The teacher: I went to segregated schools until middle school, when my parents put me in a school run by the Methodist church. All of the students were black girls, and all of the teachers were white women. My buddies and I decided to mess with our Latin teacher, Miss Morse, by saying, “Latin, Latin, dead as can be. First it killed the Romans, and now it’s killing me.” We carried on until finally she stood there and made eye contact up and down the rows and said: “You girls listen to me. You are in this Latin class not to learn a language, as you put it, of dead Romans. You are here to learn that as Negro girls you can learn anything.”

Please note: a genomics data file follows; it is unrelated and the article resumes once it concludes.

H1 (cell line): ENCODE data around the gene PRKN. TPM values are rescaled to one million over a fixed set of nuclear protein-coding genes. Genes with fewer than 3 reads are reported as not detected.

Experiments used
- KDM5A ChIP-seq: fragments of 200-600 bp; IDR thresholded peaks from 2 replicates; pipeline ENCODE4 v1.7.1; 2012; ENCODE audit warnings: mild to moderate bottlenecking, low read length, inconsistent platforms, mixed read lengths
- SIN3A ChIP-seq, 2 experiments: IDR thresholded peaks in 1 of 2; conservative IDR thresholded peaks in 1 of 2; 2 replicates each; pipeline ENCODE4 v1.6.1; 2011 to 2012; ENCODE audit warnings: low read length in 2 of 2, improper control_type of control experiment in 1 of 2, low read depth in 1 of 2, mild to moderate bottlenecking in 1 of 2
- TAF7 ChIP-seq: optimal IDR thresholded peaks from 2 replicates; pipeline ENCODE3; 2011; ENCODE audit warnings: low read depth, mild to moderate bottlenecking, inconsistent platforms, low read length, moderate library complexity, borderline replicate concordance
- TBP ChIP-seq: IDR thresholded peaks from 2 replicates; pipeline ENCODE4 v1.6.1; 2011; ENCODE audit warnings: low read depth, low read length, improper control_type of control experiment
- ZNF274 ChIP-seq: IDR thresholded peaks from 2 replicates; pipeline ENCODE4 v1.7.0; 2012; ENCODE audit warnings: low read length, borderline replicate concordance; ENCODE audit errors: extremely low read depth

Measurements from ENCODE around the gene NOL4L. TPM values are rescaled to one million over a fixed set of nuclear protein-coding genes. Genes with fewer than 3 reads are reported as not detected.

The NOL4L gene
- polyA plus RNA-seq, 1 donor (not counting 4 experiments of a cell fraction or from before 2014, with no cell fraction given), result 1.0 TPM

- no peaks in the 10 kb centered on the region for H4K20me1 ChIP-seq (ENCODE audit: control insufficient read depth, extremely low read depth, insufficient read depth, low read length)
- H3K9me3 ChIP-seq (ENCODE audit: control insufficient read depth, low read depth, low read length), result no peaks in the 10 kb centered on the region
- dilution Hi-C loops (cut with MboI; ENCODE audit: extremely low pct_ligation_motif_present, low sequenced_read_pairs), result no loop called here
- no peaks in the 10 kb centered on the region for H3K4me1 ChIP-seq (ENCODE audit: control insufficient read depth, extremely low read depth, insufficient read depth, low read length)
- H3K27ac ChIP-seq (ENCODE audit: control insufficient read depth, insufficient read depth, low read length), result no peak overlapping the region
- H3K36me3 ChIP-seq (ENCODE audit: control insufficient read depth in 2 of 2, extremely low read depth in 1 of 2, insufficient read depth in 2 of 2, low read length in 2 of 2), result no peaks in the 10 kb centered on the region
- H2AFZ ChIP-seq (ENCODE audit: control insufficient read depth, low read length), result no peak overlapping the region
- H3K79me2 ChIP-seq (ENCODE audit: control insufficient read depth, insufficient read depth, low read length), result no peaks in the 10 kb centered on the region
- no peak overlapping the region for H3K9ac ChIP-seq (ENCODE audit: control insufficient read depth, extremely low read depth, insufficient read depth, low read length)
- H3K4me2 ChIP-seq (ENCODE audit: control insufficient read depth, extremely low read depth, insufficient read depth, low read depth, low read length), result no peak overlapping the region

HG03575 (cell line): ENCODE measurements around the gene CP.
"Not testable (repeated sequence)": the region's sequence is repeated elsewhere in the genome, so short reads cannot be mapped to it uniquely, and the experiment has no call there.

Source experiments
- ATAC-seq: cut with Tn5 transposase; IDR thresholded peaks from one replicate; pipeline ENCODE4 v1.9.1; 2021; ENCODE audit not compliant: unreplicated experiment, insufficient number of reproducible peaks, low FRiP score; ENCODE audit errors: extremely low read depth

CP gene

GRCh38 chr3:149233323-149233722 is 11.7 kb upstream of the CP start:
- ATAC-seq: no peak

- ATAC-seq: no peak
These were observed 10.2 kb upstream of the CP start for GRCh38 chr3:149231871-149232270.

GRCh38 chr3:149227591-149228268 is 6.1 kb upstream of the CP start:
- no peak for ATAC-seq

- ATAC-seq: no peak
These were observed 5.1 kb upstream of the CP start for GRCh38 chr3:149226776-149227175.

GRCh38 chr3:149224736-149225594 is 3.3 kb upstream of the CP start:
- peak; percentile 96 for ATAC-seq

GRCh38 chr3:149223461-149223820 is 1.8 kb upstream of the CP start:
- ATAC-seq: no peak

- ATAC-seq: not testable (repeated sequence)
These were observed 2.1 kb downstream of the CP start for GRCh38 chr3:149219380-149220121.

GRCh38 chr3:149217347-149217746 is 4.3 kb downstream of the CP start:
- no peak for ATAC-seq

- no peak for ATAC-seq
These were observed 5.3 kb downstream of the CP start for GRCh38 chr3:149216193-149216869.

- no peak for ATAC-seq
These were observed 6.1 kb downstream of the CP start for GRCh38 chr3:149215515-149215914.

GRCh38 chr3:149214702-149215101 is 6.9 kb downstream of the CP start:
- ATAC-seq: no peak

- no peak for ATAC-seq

The family figure: I grew up in a setting where the message was: You can’t go but so far—just do your best to be a good second-class citizen. But I always had a counter-narrative from my parents, who were college-educated, and from my great-grandfather, Abraham Lincoln Lewis, an extraordinary businessman who founded the first insurance company in Florida.
The failure: My sister was an amazingly gifted musician, a double major at Oberlin in piano and voice. Having been a total failure at the piano, I decided to take up violin. One day when I was practicing and squeaking away, she came up and said, “Let me try.” Having never had a single lesson, she started to play. The lesson for me was that you don’t have to command every skill, know every fact. It’s possible to just enjoy the accomplishments of others.
This article appears in the September 2013 issue of The Washingtonian.